Turn your nose to face the wind

Feb 18, 2021

Throughout this month we’ve been looking at persistence. Resilience, courage, and determination. We’ve covered athletic endeavours and building your own spirit through leaning into the hard work, protecting your energy. When I’m working with clients in this area, I often find external sources of inspiration. Looking to others who have pioneered, who have faced gargantuan feats of endurance in their careers or personal lives; can offer extra inspiration. Showing that the human mind and body are capable of so much more than we imagine can shift the internal dialogue from "I can’t" to "how can I?". It’s a hugely empowering exercise.

We all know the story of Roger Bannister. The four-minute mile was seen as an impenetrable goal that runners had been chasing since 1886. The most gifted athletes and coaches for years had chased the dream. Against all odds, in the wrong weather conditions, a student would break the record. Just 46 days later the record fell again, a year later 3 more people broke the record. The power of belief. Looking outwards, dissecting others’ success, helps to reframe our dreams into realities that need planning and working towards.
One of my favourite reads from 2020 and the source of inspiration for this title is The Grit Factor: Courage, resilience and leadership in the most male-dominated organization in the world. Shannon Huffman Polson – an incredible athlete in her own right and one of the US Army’s first female attack helicopter pilots breaks down her experiences of being one of the first, in the face of unbeatable odds. Her book chronicles other women – “her elite pack of tough, impressive iconoclasts” – and their own personal trials in pushing beyond their own limits and redefining the perceptions of what women could achieve.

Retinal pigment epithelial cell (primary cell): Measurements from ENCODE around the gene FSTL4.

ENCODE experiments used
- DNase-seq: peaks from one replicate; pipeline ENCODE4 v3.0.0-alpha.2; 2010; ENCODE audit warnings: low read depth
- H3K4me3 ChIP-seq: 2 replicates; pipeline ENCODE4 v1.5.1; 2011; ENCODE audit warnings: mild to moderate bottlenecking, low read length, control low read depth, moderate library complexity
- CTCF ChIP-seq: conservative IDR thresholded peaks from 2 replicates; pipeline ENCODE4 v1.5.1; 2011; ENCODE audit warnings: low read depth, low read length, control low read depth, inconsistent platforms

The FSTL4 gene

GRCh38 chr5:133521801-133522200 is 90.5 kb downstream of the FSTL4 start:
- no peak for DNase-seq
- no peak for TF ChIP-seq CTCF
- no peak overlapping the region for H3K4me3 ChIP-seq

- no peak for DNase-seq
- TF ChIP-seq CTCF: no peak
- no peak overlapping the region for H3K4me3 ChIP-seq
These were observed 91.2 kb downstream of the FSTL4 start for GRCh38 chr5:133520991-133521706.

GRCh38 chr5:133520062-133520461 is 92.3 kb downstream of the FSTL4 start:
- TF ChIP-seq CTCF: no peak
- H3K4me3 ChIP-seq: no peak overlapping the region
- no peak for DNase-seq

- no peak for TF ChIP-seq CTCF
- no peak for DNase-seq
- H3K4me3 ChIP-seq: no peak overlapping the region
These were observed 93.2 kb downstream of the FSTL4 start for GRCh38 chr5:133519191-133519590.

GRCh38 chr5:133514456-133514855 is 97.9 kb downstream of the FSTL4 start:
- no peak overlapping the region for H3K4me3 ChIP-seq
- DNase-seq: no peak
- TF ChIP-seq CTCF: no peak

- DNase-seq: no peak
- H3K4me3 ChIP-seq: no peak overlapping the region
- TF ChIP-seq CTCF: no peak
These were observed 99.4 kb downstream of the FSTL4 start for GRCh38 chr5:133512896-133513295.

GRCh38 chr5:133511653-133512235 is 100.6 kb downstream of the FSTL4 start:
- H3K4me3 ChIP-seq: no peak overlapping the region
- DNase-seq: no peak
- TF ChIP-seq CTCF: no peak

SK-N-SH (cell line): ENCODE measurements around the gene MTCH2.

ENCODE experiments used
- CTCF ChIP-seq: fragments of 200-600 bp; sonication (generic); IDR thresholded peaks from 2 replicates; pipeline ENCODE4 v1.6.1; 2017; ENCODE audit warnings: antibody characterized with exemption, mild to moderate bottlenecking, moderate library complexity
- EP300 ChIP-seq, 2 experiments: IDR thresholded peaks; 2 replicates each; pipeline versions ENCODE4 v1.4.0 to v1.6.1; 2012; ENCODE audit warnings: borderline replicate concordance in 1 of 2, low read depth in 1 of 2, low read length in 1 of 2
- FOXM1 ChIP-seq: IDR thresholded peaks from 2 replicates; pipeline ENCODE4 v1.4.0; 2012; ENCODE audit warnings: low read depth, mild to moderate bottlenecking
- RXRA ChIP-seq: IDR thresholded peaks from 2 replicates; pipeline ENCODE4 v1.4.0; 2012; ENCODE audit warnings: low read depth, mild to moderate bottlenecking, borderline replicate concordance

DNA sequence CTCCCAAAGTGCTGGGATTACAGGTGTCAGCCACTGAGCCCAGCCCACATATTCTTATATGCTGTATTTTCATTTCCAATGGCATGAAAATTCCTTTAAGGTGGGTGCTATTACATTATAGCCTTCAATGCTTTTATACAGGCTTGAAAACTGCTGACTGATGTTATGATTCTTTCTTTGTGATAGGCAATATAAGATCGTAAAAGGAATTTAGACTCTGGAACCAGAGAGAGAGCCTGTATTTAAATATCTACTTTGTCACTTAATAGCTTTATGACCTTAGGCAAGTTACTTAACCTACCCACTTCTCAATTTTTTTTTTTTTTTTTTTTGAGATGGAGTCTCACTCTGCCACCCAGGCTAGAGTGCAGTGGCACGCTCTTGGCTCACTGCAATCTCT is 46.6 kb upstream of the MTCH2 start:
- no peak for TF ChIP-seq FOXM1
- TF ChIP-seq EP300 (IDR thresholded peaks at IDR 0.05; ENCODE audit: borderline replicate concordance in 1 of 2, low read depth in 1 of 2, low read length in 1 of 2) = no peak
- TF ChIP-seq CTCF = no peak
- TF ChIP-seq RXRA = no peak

Turn your nose to face the wind describes the technical approach to taking off in an Apache helicopter. The blades generate some lift but that is amplified by the wind – the resistance provided by the air coming towards the craft generates an upward force. Shannon’s pragmatic book emphasises the need to train to be exceptional, grab every opportunity, and to keep pushing through your own limitations.

“You train for grit by doing things requiring grit.

You train for courage by doing things that require courage.

And you do that by taking smaller risks at first. As you do, you build up your tolerance for uncertainty and your confidence.

Over time, it’s how you conquer fear”

- Shannon Huffman Polson, The Grit Factor


And of course, embracing a growth mindset requires failing and growing. Finding grit is hardest when you lean into your own failures.
When you have the conviction to dream big and create an unshakeable belief that you will succeed you don’t receive an invincibility badge; you aren’t automatically immune to challenge, criticism, or failure. As these emerge, they encourage you to learn, adjust course, become stronger and you will reach that goal. I encourage you to read the book – there are multiple accounts of women who have pushed through. The book doesn’t judge the environment the women grow in, rather they give insight into the exponential capacity that they have developed in that environment.
It’s a testament to what could be for all of us because it’s already proven to be possible!
Read more here!

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